Here are the next ten:
41. King Bolete, Porcini (Boletus edulis)
42. Queen Bolete (Boletus aereus, B. regineus)
43. Manzanita Bolete (Leccinum manzanitae)
44. Aspen Boletes (Leccinum insigne and close relatives)
45. Old Man of the Woods (Strobilomyces floccopus a.k.a. S. strobilaceus)
46. Beefsteak Fungus (Fistulina hepatica)
47. Hen of the Woods, Maitake (Grifola frondosa)
48. Sulfur Shelf (Laetiporus sulphureus)
49. Artist’s Conk (Ganoderma applanatum group)
50. Varnished Conk, Reishi, (Ganoderma lucidum, G. tsugae, G. oregonense)
Here is the list again with photos and accompanying paragraph of additional information:
43. Manzanita Bolete (Leccinum manzanitae): Edible. This large mushroom is a dark red to brown with small dark “scabers” on a light stalk. Cap size: 2.8-7.9 inches (7-20 cm), but can get to 11.8 inches (30 cm). Found only in the Pacific Northwest of the United States and Canada in association with Manzanita or Madrone trees.
44. Aspen Boletes (Leccinum insigne and close relatives): Edible. As with the Manzanita Bolete above, all Leccinumspecies are Boletes with “scabers” – small, rigid projections on the stalk. All the closely related species are very similar in appearance and are all edible. Bright orange to reddish or brownish cap with a light stalk covered in dark scabers. Cap size: 2.4-6.7 inches (6-17 cm). Common and widely distributed in North America, primarily with Aspen trees.
45. Old Man of the Woods (Strobilomyces floccopus a.k.a. S. strobilaceus): Edible (taste is bland but better in young specimens). This unique mushroom is difficult to mistake. The characteristic cap is covered on top with shaggy scales and the pores are large. Flesh is light, turning to red/orange and then dark when bruised. Cap size: 1.6-5.9 inches (4-15 cm). Found in hardwood (espicially oak) and coniferous forests in Europe and North America.
46. Beefsteak Fungus, Ox Tongue (Fistulina hepatica). Edible. This is a orange-red to dark red shelf, or bracket, fungus with pores that was used as a meat substitute in the past. The name refers to that history as well as its appearance. Interestingly, it has a taste that some say is citrus-like and others just say is sour. Fruiting Body: 2.8-11.8 inches (7-30 cm) broad and 0.8-2.4 inches (2-6 cm) thick. It is found at the base of hardwood trees and stumps, commonly oak and chestnut.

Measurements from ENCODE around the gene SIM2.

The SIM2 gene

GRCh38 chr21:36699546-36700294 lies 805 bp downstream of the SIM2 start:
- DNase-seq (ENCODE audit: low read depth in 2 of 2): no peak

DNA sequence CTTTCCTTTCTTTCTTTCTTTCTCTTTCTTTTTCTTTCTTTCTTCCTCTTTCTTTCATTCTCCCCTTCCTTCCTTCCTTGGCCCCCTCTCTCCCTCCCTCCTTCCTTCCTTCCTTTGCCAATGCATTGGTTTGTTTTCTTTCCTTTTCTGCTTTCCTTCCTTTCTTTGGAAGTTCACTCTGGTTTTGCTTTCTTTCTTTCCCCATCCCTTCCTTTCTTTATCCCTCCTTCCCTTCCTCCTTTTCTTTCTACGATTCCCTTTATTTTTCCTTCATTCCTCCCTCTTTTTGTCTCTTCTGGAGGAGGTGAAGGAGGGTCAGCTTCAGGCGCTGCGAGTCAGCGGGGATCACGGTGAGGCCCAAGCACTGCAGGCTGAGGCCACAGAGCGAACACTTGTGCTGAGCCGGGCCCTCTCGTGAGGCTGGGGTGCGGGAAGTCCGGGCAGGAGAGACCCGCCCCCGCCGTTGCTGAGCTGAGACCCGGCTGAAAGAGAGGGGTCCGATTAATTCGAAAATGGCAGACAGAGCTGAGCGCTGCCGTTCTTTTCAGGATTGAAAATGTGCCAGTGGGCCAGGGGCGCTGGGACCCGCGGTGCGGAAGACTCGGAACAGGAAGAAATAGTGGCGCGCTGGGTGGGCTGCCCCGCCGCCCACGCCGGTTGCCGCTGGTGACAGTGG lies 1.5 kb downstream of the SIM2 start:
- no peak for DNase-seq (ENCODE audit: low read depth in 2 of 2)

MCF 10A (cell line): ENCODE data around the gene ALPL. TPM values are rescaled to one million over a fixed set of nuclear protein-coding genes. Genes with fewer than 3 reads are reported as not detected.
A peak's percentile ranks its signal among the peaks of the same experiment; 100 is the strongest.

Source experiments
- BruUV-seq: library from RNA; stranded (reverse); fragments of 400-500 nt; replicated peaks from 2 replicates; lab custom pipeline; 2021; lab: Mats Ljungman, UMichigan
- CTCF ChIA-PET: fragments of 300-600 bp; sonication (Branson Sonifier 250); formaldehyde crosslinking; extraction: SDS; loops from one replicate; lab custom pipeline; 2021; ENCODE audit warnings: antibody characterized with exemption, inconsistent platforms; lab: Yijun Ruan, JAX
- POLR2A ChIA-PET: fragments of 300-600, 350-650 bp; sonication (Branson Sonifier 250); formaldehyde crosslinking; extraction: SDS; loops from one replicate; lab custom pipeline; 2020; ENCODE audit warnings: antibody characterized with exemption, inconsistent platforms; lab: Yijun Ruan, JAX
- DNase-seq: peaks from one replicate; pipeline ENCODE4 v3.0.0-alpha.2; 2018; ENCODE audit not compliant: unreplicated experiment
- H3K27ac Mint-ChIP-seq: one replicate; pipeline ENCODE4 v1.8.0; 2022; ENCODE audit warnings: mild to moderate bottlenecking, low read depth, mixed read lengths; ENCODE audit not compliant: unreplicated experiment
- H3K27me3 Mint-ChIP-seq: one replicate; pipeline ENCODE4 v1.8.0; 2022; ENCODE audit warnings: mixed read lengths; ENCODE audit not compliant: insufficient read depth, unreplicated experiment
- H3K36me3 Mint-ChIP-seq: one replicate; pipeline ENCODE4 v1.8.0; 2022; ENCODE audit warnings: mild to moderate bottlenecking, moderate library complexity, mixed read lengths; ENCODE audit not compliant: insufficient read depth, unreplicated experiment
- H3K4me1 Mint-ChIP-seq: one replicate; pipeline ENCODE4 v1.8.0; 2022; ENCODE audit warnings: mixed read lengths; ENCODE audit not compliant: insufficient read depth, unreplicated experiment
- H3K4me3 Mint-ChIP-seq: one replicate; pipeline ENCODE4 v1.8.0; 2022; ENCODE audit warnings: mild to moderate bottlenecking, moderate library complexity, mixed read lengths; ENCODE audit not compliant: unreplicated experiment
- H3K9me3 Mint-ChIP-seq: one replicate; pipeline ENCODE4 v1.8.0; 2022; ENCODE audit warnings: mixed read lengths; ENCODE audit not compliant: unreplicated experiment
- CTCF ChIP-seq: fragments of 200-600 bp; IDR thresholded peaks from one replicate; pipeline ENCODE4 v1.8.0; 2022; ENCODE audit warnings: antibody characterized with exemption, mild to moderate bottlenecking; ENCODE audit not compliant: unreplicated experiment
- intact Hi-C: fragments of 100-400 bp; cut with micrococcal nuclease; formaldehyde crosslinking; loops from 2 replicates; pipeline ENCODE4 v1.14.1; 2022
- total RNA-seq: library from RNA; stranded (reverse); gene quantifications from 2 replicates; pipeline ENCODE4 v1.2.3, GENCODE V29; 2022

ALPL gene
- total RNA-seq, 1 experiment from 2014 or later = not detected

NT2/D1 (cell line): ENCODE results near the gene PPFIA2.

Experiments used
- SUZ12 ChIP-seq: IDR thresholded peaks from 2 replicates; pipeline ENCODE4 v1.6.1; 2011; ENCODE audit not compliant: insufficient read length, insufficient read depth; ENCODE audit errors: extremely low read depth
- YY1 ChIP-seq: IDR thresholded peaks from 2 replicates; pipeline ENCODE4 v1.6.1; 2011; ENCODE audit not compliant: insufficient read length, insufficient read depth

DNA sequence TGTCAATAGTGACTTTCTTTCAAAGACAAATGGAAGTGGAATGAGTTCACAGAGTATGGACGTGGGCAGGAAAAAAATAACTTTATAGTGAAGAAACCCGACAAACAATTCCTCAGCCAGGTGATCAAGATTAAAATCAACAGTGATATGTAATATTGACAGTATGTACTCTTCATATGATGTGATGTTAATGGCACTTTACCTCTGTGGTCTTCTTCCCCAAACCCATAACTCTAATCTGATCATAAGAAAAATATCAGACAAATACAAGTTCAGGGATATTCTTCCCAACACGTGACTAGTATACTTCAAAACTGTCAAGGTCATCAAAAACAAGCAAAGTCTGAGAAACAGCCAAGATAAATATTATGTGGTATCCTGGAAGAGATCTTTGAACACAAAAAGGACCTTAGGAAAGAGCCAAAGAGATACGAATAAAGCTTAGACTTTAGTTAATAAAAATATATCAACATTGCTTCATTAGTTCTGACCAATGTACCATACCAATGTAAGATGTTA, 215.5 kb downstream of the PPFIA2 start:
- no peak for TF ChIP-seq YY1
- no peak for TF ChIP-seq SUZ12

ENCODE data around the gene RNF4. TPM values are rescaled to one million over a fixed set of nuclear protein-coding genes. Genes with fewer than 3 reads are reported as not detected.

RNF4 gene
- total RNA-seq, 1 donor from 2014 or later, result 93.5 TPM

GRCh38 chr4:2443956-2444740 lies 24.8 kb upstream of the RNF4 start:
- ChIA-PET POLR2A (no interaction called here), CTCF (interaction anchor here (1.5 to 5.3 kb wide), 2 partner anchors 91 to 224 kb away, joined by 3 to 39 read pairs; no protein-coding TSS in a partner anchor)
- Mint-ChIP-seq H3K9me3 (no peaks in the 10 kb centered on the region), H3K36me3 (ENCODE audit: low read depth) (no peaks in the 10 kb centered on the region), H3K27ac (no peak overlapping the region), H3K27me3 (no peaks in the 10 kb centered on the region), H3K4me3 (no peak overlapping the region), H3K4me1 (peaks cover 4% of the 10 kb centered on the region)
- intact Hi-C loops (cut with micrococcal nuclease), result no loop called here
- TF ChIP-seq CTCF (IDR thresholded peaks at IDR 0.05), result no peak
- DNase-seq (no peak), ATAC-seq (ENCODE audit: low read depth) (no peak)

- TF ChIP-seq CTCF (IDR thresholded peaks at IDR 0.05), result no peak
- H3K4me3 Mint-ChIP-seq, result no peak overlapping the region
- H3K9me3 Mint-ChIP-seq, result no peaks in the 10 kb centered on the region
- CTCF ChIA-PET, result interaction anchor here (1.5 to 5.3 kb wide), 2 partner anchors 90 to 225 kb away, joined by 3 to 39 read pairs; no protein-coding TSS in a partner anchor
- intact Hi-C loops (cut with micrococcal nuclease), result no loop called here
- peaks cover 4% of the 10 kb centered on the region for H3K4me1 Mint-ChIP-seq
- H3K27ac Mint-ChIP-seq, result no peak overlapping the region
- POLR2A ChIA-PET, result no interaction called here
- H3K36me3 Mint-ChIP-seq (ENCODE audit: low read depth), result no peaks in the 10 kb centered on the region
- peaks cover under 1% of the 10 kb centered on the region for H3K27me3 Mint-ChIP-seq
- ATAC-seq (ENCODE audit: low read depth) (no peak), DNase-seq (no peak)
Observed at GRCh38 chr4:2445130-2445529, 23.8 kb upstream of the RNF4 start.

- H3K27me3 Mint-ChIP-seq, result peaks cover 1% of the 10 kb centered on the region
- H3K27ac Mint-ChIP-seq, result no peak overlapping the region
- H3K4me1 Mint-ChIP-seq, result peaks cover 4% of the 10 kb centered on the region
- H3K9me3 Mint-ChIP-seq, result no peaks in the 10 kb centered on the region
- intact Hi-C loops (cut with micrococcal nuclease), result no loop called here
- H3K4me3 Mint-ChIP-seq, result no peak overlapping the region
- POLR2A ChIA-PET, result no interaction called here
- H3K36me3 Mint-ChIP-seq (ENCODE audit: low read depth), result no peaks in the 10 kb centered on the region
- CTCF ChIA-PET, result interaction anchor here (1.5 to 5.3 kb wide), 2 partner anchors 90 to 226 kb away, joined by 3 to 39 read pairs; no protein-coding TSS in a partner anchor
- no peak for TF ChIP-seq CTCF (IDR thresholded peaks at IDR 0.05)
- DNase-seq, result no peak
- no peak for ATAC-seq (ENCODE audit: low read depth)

47. Hen of the Woods, Maitake (Grifola frondosa): Edible (choice!). Here is another of my favorite culinary mushrooms. This is another shelf fungus that is gray to brown and wavy that resemble a fluffed-up hen. The whole fruiting body of overlapping, fan or spoon-shapped caps can grow up to 40 inches (100 cm) across, but each cap is 0.8-2.8 inches (2-7 cm) wide. This fungus also has noticable pores. Only the young and tender caps are worth eating. Found in North America and Asia, but is most common in eastern North America and Japan, at the base of hardwoods (especially oaks).
48. Sulfur Shelf (Laetiporus sulphureus): Edible (but some may have allergic reactions, so eat it in small amounts at first). This almost unmistakable mushroom is a large, fleshy, velvety, shelflike fungus. This species is also called “Chicken of the Woods”, and it is said to have a chicken-like texture and mild flavour. As with most shelf mushrooms, the younger and more tender specimens are best. One specimen attained the weight of 100 lbs (over 45 kg)! Fruiting Body: 2.0-27.5 inches (5-70 cm) wide and up to 1.6 inches (4 cm ) thick . Commonly found in overlapping clusters on stumps and logs, but occasionally on living trees, of conifers and hardwoods. Widely distributed across Europe and North America.
49. Artist’s Conk (Ganoderma applanatum group): Not Edible. This large shelf fungus has a white pore surface that will turn dark or shaded when rubbed or scratched with a sharp instrument, and has become known as an artist’s drawing medium. Fruiting Body: 2.0-29.5 inches (5-75 cm) or more wide and 0.8-7.9 inches (2-20 cm) thick and is usually fan-shaped. Found on almost every hardwood in North America, it can also be found on conifers and hardwoods around the world.
50. Varnished Conk, Reishi, Ling Chih (Ganoderma lucidum, G. tsugae, G. oregonense): Not Edible. This shelf-fungus has a shiny (varnished) appearance, and it has been used as a medicinal mushroom in Traditional Chinese Medicine for over 2,000 years! Fruiting Body: 0.8-13.8 inches (2-35 cm) wide and 1.6-3.1 inches (4-8 cm) thick and is usually fan or kidney-shaped. Found in tropical and temperate climates around the world on a large variety of trees, but prefers deciduous trees (especially maple). It is actually rare in the wild and is commonly cultivated on logs or woodchips.